Compliance in China

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A primary objective for foreign companies in China to manage compliance is to maintain control over their Chinese operations and prevent any negative impact which may arise from non-compliance. To achieve this objective, foreign-invested enterprises with Chinese operations should develop a thorough understanding of Chinese legislation. A thorough understanding of Chinese compliance requirements will not only minimize risks but helps to foster trust between consumers and businesses. Particularly in light of China’s ongoing efforts to implement the Corporate Social Credit System, compliance is more important than ever.

After a foreign investor has legally established a subsidiary in China and obtained its business license it is required to complete several administrative and compliance requirements on a monthly, quarterly and annual basis. More specifically, foreign-invested enterprises in China are required to maintain a reliable record of accounts, must submit tax filings (for among others Corporate Income Tax (CIT), Value Added Tax (VAT), Individual Income Tax (IIT) and Surtaxes), and contribute to social security insurances and the housing provident fund.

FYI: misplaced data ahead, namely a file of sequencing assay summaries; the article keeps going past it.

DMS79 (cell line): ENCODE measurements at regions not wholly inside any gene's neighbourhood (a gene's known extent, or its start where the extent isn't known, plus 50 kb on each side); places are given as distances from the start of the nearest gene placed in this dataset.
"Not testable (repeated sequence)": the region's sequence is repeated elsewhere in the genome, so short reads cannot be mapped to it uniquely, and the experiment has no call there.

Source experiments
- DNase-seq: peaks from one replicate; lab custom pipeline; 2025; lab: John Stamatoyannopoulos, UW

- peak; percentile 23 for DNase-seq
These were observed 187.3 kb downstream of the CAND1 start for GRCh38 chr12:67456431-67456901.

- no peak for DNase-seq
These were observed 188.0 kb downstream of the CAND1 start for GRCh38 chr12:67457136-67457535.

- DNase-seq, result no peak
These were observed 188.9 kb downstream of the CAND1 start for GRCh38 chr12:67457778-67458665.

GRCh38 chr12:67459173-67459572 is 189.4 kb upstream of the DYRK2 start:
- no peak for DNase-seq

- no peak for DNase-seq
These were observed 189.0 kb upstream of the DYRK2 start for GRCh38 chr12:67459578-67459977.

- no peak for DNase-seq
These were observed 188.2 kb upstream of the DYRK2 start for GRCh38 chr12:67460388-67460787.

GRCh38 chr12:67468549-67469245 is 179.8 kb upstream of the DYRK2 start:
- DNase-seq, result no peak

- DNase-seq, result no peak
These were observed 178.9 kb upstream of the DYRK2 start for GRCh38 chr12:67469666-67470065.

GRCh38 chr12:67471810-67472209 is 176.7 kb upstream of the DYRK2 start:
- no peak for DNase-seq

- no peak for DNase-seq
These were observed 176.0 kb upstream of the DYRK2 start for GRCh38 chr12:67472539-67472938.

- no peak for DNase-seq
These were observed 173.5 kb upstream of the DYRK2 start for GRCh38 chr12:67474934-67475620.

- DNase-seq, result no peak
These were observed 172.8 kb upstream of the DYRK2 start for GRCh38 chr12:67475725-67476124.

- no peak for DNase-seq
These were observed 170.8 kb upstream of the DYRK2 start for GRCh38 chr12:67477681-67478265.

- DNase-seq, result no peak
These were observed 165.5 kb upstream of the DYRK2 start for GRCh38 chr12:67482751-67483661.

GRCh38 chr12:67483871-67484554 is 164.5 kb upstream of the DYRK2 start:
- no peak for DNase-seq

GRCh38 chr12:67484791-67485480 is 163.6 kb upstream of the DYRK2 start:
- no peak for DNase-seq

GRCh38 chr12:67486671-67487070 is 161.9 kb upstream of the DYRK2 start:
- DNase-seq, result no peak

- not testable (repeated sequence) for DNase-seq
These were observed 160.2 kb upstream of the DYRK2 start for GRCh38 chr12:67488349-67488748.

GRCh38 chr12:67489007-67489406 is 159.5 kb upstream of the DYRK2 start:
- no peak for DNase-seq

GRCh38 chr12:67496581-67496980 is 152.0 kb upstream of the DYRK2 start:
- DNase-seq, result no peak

In this article, we provide an overview of the essential compliance requirements for foreign companies with operations in China.

When do Compliance Requirements for Foreign Companies come into play?

According to PRC Law, any foreign-invested enterprise in China is required to commence with its basic tax registrations within 30 days of the issuance of the company’s business license. As a consequence, the Chinese subsidiary must complete the prescribed administrative- and tax compliance requirements after completion of the company’s tax registrations.

Compliance requirements in China can be divided into those which must be completed on a monthly, quarterly and annual basis. Here it is important to note that in the month in which tax registrations are completed the Chinese subsidiary is obliged to complete relevant filings regardless of any business activities having taken place, this is called ‘zero-filing’.